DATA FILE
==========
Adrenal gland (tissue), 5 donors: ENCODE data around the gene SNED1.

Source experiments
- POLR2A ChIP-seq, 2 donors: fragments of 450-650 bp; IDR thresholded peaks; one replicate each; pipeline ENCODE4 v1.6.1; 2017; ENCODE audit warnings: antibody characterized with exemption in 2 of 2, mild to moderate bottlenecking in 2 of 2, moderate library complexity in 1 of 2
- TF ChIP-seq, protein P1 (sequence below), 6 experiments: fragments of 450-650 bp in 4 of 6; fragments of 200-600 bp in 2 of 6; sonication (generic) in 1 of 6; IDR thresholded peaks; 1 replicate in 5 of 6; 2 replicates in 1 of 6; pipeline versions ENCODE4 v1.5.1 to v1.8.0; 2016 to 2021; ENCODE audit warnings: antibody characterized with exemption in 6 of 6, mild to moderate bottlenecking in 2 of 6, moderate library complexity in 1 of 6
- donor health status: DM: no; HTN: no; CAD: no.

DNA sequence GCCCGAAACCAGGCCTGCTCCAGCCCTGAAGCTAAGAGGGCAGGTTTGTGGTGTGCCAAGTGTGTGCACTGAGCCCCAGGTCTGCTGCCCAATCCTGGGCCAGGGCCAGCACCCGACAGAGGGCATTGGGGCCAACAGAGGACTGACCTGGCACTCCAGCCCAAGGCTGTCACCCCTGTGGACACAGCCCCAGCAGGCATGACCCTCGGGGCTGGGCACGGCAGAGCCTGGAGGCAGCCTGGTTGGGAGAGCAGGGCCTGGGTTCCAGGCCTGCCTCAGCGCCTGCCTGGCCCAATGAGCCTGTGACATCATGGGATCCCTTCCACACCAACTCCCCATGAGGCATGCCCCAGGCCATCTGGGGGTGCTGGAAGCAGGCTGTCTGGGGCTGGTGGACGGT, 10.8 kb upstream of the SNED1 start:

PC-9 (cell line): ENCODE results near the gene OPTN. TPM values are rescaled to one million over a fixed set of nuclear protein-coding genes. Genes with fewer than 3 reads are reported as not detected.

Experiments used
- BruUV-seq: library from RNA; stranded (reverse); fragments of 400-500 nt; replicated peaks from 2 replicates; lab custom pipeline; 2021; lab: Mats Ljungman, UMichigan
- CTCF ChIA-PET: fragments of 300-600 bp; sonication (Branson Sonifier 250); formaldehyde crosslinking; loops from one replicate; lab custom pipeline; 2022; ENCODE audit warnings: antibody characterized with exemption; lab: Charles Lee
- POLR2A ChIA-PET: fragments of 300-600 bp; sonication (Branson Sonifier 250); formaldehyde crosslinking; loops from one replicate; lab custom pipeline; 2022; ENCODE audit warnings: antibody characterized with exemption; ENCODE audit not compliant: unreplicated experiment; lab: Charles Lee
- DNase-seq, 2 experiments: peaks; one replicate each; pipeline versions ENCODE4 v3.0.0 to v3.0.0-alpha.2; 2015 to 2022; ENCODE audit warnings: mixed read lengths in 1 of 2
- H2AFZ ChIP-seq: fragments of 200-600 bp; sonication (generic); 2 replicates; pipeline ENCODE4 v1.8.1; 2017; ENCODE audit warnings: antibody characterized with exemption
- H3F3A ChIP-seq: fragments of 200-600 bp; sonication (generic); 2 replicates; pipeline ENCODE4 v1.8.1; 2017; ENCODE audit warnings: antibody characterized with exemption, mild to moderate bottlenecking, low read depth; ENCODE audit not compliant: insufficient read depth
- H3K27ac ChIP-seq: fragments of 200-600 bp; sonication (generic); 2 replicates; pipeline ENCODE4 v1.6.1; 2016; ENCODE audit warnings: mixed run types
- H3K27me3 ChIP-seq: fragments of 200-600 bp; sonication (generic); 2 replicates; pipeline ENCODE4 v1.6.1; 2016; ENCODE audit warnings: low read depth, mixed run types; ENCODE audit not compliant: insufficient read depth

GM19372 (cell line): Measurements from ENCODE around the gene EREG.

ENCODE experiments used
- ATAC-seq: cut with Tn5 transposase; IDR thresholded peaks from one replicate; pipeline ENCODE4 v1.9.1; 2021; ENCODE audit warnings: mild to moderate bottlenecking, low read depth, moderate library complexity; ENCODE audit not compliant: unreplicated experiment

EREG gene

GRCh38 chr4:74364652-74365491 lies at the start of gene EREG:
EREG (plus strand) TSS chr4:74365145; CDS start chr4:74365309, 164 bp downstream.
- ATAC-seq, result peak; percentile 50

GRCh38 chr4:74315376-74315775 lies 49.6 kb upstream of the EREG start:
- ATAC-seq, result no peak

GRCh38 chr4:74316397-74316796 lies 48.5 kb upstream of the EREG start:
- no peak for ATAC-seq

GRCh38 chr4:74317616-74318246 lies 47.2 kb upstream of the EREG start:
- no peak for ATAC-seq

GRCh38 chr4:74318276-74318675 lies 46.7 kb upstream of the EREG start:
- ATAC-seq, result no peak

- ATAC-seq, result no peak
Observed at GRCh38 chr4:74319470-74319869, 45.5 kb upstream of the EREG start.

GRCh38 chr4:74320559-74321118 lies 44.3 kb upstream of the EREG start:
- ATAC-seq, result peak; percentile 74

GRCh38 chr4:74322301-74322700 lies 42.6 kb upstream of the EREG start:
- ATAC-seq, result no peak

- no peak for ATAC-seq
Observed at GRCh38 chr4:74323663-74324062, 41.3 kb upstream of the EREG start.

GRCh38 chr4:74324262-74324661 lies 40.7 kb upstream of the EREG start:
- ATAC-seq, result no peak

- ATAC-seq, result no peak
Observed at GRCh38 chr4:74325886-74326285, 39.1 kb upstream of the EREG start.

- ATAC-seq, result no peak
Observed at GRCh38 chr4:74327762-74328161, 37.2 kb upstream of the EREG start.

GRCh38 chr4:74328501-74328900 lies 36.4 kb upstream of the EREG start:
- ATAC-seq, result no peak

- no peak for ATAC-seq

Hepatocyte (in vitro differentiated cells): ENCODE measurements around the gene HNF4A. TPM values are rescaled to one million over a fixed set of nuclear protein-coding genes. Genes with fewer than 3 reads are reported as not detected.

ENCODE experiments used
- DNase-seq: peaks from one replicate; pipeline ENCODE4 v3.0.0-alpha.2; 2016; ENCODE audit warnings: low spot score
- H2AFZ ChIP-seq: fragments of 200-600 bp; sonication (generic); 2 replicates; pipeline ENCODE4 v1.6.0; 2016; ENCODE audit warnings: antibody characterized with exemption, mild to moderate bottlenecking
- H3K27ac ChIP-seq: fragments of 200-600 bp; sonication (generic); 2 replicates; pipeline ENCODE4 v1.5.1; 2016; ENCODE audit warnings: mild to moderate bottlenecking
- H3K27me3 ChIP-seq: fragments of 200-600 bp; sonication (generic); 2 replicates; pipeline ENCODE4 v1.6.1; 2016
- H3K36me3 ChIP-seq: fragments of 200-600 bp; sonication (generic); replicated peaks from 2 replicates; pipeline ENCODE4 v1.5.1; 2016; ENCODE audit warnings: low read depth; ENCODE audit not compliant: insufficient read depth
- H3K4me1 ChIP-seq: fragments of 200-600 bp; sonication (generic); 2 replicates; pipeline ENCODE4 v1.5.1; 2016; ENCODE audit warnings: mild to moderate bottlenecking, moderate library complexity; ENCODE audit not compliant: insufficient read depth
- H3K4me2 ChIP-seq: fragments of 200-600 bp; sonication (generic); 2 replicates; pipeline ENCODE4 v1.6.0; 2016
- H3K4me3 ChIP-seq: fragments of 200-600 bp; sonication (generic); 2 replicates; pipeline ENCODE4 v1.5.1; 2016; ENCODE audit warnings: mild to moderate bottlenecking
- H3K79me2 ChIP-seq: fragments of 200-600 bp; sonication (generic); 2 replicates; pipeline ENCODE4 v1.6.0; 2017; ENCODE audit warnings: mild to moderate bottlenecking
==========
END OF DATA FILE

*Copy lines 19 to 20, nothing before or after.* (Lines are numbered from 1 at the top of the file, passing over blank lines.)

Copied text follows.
- ATAC-seq: cut with Tn5 transposase; IDR thresholded peaks from one replicate; pipeline ENCODE4 v1.9.1; 2021; ENCODE audit warnings: mild to moderate bottlenecking, low read depth, moderate library complexity; ENCODE audit not compliant: unreplicated experiment

EREG gene